• Your mileage may vary. For example, the Behringer X32 mixer (as well as supporting gear - like the P16 system) was just installed in the Whiskey A Go Go and the Viper Room - both venues that are famous for hosting live bands. Your point is valid, but brand perception is highly variable.

      • from my experience as a live engineer, behringer are the best for disposable gear. Why spend 200$ on a Roland or Radial DI, when I can get 6-7 behringers for the same price? After all, the vocalist will stumble and kick them and the guitar player will spill his beer on it. Remember, there is a lot of wear on live gear, and buying in bulk can help you because like it or not, most gear will not survive more than a few months, the road is hard man.

        My belief is that redundency is the path to a smooth show. a monitor fries? send it to the trash and jug a fresh one instead. Every piece of gear that I know someone else but me can handle/touch/ breath next to, will be a behringer, that way every problem becomes no problem, just replace the broken behringer with a new one, the show goes on, I get paid, everyone's happy.

  4. one very important thing about Deckadance 2 it has no midi out mapping so mapping a controller to the other functions as the sampler or grossbeat you will have no visual feedback from the controller. I bought the full version and started mapping it to my DDJ SX but just gave up as it was pointless

  5. Any time you have an equipment rider they often knock things off they've had bad experiences with or they consider sub par. I've seen Mackie, Behringer, Peavey, Bose and many other brands specifically stated as being 'unacceptable' for a rider.

    That being said... I think this controller may be interesting and I'm curious to find out if the grating is unique to this unit or on all the units.

  6. Robert Wulfman says:

    What get lucky remix was that?

  7. Are the other modular pieces available to purchse yet?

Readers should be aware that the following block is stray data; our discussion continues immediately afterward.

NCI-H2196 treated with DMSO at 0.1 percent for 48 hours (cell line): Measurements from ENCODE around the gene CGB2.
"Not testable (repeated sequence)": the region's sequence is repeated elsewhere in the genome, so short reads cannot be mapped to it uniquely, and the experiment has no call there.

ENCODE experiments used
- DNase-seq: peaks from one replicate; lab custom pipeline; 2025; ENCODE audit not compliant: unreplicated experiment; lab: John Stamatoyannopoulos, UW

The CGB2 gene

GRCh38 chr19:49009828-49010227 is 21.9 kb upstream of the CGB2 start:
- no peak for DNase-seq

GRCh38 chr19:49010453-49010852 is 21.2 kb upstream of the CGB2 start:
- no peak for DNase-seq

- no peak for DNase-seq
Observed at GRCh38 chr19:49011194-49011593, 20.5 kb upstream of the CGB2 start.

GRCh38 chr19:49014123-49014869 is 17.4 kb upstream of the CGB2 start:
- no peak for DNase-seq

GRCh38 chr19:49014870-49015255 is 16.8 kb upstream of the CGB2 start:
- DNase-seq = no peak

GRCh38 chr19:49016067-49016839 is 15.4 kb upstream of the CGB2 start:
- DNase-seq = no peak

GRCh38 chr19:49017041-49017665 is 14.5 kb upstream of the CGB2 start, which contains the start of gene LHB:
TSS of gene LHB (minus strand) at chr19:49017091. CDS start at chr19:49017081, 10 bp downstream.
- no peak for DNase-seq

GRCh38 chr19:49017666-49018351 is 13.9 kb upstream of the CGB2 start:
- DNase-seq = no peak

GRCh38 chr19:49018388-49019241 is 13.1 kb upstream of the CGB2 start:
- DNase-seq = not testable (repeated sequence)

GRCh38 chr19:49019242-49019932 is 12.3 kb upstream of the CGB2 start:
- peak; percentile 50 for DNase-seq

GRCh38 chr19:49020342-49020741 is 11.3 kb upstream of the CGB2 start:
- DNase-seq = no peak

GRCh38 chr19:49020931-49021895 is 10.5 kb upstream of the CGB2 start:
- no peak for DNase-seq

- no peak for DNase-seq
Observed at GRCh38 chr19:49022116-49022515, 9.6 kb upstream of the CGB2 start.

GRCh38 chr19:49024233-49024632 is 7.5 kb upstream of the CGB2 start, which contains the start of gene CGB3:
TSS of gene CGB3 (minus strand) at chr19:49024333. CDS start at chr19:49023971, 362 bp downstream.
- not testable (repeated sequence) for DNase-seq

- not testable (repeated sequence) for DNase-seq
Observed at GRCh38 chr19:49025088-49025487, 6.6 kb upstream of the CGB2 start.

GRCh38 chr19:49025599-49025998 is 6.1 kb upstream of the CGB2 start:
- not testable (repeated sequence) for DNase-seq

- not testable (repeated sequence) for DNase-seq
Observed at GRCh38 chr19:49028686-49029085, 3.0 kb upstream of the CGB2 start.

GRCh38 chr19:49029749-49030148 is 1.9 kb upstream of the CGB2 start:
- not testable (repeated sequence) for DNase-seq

• They're all available to purchase now, but it might be hard finding them depending on where you live. We've shipped the first major shipment out to retailers, but they have their own logistics to deal with as well. Places like UniqueSquared in the US and Thomann in Europe are a good bet to start.

      • Craig,

        Just gotta say, good job stepping up Behringer's game here. You revolutionized DJ MIDI controllers and put the other brands on notice, and you did this targeting the value market. IMO the CMD line ought to go into the hall of fame when the history of DJ MIDI controllers gets written. It's gonna be fun watching the other brands react.


  8. With no mic input and no individual gain controls the unit becomes, for me, not even worth considering. Both are essential for a working mobile DJ and that's what this has to be targeted at as it is not for in house or studio production. I do like Behringer, particularly their powered speaker line, but not including a mic input and individual channel gain should be cause for firing the designer. Maybe fun to mix with but don't take it out of the house. And with RCA out not XLR we know this is not aimed at working pros. Shame. $25 dollars more in the build and it could have been a rocking controller.

    • I think they are aiming at beginners not mobile DJs, and as you say, for home it's not so crippling. Also for $200 I don't expect balanced outs on a DJ controller. I do agree that gains are a questionable omission though, but again that omission is not exactly rare at this price point (Mixtrack Pro/2 are the same).

  9. Mauri Moore says:

    plastic “click” buttons is the worse thing in a controller .

    I have 1 CMD PL 1 and i can say is a really bad unit

    • Why? Hard plastic with a decent click can be extremely responsive (such as Denon's choice of play/pause and cue buttons on its high-end pro decks). On this controller, the only buttons that I found not so great were the cues, as they're too small to easily cue juggle, but the rest I thought were fine.

  10. Hey Phil,

    What tune were you playing in the video?

  11. Hey Phil,